Dr. Tom Coburn’s Legacy

By Sean Kennedy

WasteWatcher, November 2015

From 2008 until he retired from the Senate in January 2015, Sen. Tom Coburn (R-Okla.) provided an invaluable resource for taxpayers by publishing compilations of the worst wasteful spending.  Between 2011 and 2014, the annual publication was called “The Wastebook.”  The October 2014 version of this report revealed an $856,000 grant to train mountain lions to walk on treadmills, $414,000 spent on an Army video game designed for recruitment purposes that was already more than $25 million over budget, and $46,000 for a snowmobile competition in Michigan.

Several members of Congress are hoping to continue Sen. Coburn’s work by releasing their own reports.  Sen. James Lankford (R-Okla.), who succeeded Sen. Coburn as Oklahoma’s junior senator, appears to be the closest to mirroring The Wastebook.  On November 13, Sen. Lankford released his second “teaser” video for the release of his new report, “Federal Fumbles: 100 ways the government dropped the ball,” which is due out on November 30, 2015.  The senator’s press release noted that the report will include examples of wasteful spending and burdensome regulations along with a solution to each identified problem.  The video provided information about a National Science Foundation grant “that researches the dating habits of single adults over the age of 60.”  The prior preview video cited spending “for Silent Shakespeare plays.”

Sen. John McCain (R-Ariz.) has been focused on wasteful spending at the Department of Defense with his series of America’s Most Wasted reports.  His in October 2015 report revealed the procurement process for the purchase of a new handgun by the Army has taken 10 years and produced nothing but hundreds of pages of paperwork.  The report cited small arms experts who “estimated that just the paperwork and unnecessary requirements could easily add $50 or more to the cost of each handgun” at a total cost of $15 million.  And the process is so complex and convoluted that the Army may not field a new handgun at all.

One of the most glaring problems in the requirements for the new handgun is the failure to include the caliber of the cartridge and the type of bullet the new gun should have.  While this critically important piece of the new gun is missing, there are specific requirements for much lower priority elements such as the gun’s color and bore brush, along with the size of the margin (“1”) on the “paper used for correspondence.”  Allowing critical elements to be decided by the industry while micro-managing lesser priorities will likely result in many smaller top handgun makers abstaining from placing bids.  According to the McCain report, that will increase the likelihood of not procuring the “best handgun that commercial industry has to offer.”

Other members have also gotten in on the action, including Sen. Jeff Flake (R-Ariz.), whose office releases “Pork Chops” every month.  The October 2015 issue highlighted a $60,000 expenditure by the National Endowment for the Arts for the summer 2015 production of “Zombie:  The American.”  According to the report, this play portrays “…a dystopian future in which the President of the United States is faced with zombies in the basement of the White House.”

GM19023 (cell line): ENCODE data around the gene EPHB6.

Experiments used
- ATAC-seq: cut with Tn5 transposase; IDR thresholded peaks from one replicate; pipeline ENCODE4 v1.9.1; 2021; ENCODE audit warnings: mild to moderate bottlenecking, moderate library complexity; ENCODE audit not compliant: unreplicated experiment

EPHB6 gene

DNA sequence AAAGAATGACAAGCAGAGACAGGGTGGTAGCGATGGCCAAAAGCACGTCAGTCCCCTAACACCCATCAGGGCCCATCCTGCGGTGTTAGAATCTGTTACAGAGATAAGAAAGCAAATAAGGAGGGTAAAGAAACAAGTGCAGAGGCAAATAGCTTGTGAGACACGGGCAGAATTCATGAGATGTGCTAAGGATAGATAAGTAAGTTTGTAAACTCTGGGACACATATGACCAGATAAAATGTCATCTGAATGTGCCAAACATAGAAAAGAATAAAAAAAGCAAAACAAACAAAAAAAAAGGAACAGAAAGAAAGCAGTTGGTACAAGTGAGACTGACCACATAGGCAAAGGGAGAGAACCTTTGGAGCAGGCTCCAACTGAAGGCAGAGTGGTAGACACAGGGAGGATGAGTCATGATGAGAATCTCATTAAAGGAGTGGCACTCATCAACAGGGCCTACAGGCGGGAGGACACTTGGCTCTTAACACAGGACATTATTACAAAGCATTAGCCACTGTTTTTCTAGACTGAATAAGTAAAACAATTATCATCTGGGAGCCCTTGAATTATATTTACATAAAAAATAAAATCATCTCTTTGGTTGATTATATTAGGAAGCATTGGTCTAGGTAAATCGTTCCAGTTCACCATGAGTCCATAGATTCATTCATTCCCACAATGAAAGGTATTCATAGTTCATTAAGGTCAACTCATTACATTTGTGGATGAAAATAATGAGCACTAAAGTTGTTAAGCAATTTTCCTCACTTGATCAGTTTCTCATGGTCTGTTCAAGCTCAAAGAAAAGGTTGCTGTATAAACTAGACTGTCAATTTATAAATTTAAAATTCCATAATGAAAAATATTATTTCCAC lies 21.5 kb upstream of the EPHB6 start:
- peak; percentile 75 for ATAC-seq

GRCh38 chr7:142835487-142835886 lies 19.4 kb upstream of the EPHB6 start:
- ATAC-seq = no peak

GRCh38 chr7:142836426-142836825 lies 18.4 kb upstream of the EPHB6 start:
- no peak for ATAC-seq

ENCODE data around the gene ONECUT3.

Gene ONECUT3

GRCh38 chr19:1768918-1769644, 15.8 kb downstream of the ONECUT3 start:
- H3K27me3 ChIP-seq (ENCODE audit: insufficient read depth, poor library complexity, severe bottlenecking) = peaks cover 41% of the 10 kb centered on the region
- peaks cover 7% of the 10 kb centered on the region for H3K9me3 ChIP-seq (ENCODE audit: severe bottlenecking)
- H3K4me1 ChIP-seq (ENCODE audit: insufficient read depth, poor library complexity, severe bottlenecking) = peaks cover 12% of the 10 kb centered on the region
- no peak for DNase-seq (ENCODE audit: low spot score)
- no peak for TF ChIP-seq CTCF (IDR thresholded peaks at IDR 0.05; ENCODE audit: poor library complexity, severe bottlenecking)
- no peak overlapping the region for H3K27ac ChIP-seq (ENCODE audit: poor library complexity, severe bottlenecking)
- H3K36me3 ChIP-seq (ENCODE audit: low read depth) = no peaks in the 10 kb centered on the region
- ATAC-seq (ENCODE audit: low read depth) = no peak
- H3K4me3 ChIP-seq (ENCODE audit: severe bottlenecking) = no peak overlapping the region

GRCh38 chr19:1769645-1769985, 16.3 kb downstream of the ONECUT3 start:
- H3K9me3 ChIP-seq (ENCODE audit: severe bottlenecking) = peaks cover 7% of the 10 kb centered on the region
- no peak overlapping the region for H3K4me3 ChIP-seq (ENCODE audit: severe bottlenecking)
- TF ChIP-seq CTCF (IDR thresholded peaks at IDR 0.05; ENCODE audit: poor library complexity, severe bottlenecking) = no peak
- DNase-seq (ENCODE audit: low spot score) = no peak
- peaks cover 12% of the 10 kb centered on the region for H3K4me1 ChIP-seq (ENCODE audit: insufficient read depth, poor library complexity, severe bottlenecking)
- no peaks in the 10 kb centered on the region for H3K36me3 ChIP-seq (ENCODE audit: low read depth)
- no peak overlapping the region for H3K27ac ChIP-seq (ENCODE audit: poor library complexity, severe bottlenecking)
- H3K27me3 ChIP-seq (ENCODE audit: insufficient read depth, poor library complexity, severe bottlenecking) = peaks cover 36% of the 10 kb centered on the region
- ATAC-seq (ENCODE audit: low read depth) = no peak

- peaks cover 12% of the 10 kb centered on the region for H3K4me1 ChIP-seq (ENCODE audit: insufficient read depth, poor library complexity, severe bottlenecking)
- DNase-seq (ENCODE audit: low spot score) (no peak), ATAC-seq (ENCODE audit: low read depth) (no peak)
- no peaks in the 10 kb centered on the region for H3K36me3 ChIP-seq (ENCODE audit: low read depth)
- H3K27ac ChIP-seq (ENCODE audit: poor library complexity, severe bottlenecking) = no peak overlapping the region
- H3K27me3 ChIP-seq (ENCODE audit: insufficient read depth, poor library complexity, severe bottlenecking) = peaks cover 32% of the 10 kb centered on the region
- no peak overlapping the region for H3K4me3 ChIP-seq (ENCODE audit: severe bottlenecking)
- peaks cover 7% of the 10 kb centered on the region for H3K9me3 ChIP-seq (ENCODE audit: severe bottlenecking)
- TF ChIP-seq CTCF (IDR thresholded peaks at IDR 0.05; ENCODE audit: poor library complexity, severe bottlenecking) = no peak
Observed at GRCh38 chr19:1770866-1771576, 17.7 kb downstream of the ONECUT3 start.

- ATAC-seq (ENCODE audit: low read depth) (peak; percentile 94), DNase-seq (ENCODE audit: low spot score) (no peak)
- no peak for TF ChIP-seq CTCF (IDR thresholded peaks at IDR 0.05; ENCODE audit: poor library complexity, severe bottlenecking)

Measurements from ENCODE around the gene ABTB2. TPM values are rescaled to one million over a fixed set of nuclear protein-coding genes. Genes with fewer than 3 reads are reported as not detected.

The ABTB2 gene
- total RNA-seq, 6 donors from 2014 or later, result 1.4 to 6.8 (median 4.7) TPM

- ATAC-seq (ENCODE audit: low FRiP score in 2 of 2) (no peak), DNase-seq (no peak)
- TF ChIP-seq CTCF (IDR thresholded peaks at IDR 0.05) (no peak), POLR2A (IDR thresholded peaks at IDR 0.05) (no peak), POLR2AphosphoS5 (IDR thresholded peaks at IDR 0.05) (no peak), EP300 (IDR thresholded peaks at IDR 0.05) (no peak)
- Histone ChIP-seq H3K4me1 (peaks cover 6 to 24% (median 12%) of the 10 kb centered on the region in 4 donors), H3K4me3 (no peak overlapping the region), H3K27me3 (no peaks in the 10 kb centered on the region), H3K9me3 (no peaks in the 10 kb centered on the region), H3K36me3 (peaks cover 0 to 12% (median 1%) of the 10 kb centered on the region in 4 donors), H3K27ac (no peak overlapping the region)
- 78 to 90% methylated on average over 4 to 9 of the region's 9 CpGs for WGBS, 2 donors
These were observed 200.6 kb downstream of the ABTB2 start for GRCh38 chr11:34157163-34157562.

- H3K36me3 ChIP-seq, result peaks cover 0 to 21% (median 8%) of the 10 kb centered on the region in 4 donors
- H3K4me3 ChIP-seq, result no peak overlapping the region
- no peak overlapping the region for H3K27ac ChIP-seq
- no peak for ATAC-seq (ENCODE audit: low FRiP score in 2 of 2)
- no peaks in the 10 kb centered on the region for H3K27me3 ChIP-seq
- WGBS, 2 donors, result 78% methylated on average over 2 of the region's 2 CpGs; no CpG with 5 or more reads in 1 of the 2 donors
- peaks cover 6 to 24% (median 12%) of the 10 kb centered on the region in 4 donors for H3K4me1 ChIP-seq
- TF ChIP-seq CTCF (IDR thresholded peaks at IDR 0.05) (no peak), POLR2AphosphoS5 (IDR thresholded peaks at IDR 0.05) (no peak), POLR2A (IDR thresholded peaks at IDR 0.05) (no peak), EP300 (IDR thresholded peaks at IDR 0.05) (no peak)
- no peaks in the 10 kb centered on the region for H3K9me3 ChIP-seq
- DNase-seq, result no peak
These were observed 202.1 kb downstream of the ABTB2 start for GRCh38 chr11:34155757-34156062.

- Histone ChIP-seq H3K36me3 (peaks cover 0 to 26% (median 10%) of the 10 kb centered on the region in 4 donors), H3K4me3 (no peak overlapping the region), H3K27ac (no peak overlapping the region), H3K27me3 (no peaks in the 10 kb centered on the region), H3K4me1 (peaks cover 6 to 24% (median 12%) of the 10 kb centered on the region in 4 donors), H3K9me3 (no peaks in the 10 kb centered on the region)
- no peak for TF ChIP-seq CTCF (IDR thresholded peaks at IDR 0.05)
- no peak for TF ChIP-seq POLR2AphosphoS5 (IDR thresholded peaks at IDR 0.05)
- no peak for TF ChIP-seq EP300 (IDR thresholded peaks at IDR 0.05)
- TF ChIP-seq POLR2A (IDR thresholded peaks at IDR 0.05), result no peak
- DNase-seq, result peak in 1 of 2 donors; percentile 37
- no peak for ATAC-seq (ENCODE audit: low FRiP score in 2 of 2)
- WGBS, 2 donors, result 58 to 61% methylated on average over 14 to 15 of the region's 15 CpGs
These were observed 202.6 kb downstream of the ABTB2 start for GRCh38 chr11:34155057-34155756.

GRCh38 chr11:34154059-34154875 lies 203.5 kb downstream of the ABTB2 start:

Sen. Rand Paul’s (R-Ky.) has also been exposing and reporting on wasteful spending through The Waste Report.  The version released on November 9, 2015 detailed a $175 million overpayment by Medicare to study sleep apnea.  This accounts for more than 50 percent of the $300 million Medicare spends annual to study the disorder.

Rep. Steve Russell’s (R-Okla.) effort is labeled Waste Watch.  The most recent release, published in October 2015, included the disclosure of a $29,403 grant from the National Endowment for the Humanities to “understand and describe toxic rhetoric in online spaces, with an emphasis on large-scale multiplayer computer games.”  Researchers monitored online videogames for “hateful, toxic and harassing speech,” and recommended “best practices for studying and moderating toxicity.”

Finally, House Republican Study Committee Chairman Bill Flores (R-Texas) is planning to release a series of videos on wasteful spending entitled “Porkies.

In addition the welcome and extensive efforts to take up his Sen. Coburn’s mantel, additional sources for wasteful projects contained in the federal budget can be found in the Government Accountability Office’s (GAO) High Risk List report, released biennially, as well as other GAO reports; the Office of Management and Budget’s annual Cuts, Consolidations, and Savings; reports from agency inspectors general; and oversight hearings on Capitol Hill.  Finally, Citizens Against Government Waste’s 2015 Prime Cuts Summary, which is one of many non-governmental sources of information on wasteful spending, provides taxpayers and legislators with 601 recommendations that would save $639 billion in the first year and $1.4 trillion over five years. 

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